"Many consider budō a more civilian form of martial arts, as an interpretation or evolution of the older bujutsu, which they categorize as a more militaristic style or strategy. According to this distinction, the modern civilian art de-emphasizes practicality and effectiveness in favor of personal development from a fitness or spiritual perspective." Wikipedia.

This, for me, gives one a deeper understanding of the ART in MARTIAL ARTS. I have heard the term 'soft martial arts' used to describe certain disciplines that - for those who are looking primarily for a means of self-defence - are considered 'less effective' or 'merely choreography' (to paraphrase the critics). Arts like Tai-Chi are frequently referred to in this manner, even though - in it's beginning - it was developed as a practical fighting technique!

So, we see, there is a divergence of clear directly applicable purpose and a more philosophical, symbolic or spiritual path in some martial arts (not to forget sport and competition). Jūkendō is one of those disciplines which, like Kendō, is a descendent of a practical technique but which has evolved to be a 'way of' ( dō (道:どう) an ancestral skill - Kendō being the 'way of the sword' and Jūkendō being the 'way of the bayonet'; jūken 銃剣 meaning bayonet.

Here we see the 'way of' being a metaphorical or semi-symbolic representation of the original act used to define a deeper philosophical or culturally traditional meaning. For example, in the case of Kendō participants are preserving the traditional practice or ideal of Japanese sword fighting in a manner which is more symbolically representative and in a manner that is acceptable within a modern society that no longer sees the need to be carrying a sword. But I belabour the point... You get the idea.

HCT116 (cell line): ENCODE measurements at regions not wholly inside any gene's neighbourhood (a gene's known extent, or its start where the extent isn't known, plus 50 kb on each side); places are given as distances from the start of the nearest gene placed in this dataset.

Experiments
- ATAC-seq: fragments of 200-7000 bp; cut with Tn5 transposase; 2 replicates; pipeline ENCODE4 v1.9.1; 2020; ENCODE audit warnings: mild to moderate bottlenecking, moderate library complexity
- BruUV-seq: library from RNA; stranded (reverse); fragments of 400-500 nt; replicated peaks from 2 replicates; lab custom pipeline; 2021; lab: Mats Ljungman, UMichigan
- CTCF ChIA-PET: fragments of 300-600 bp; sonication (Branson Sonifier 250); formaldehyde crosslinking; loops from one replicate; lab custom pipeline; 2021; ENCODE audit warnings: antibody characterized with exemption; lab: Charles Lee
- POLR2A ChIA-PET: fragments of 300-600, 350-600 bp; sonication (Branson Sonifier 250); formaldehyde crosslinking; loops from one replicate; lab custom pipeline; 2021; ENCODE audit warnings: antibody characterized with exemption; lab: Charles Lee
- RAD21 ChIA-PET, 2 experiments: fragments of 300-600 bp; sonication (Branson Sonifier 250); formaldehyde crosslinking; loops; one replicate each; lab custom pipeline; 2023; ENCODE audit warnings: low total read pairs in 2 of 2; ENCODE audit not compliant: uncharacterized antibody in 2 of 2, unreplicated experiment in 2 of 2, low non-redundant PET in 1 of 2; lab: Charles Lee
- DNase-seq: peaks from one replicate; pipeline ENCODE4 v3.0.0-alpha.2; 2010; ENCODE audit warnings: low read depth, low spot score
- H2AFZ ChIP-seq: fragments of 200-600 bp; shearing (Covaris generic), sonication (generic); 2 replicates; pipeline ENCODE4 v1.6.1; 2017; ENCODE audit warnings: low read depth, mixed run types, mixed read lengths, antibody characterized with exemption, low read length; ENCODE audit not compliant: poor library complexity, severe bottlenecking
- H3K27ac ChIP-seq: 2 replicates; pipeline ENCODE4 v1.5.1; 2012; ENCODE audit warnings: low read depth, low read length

The Way of the Bayonet

As with Kendō, it is quite obviously impractical for proponents of Jūkendō to have at each other with cold steel so they utilise what was originally a 'safe' training substitute for the real martial act in order to be able to participate in the Budō. Participating in the Budō is seen as a culturally important exercise connecting modern day proponents with their ancestral heritage, something that is intrinsic to Japanese society and their deeply held belief regarding ancestors and tradition.

You can get a sense of this spiritual aspect from how Japanese martial arts are strictly codified and conducted to the point where they almost become ritualistic.

In fact this is another criticism that is levelled at some Japanese martial arts by proponents of the more 'practical' or 'hard' self defence disciplines, that the ritual and etiquette of Budō influenced systems seems to attach as much importance to the way something is performed as much as the efficacy of technique itself. 

"Beginning students in Japanese martial arts, such as karate, judo, aikido, iaido, kyudo, and kendo, learn that when they are in the dojo (the practice space), they must don their practice garb with ritual precision, address their teacher and senior students in a specific way, and follow certain unwritten but deeply held codes of behaviour." From 'In the Dojo: A Guide to the Rituals and Etiquette of the Japanese Martial Arts' By Dave Lowry

Indeed, I have seen examples of where that practise of Jūkendō (or even Karate) was actually mocked by other marital artists, in part because their form does not include any comparable philosophical aspect or because they cannot make the intellectual jump between the training with 'sticks' and how this practise has any bearing it a 'real world' application. 

[This is an ongoing debate within the world of the martial arts, but it has always seemed to me that when we are talking about something as oddly superannuated as sword or bayonet fighting any debate about their 'practical effectiveness' as a form self-defence is somewhat moot, wouldn't you say? Factoid: The last documented sword duel in history was undertaken in France in 1967!*]

In the following video called 'Bayonet fencing training and drill' we see European exponents showing how - at one and the same time - bayonet fencing can be seen strangely idiosyncratic or quaint but, even so, it obviously still has the potentiality - even with blunted and sprung training arms - to be quite dangerous...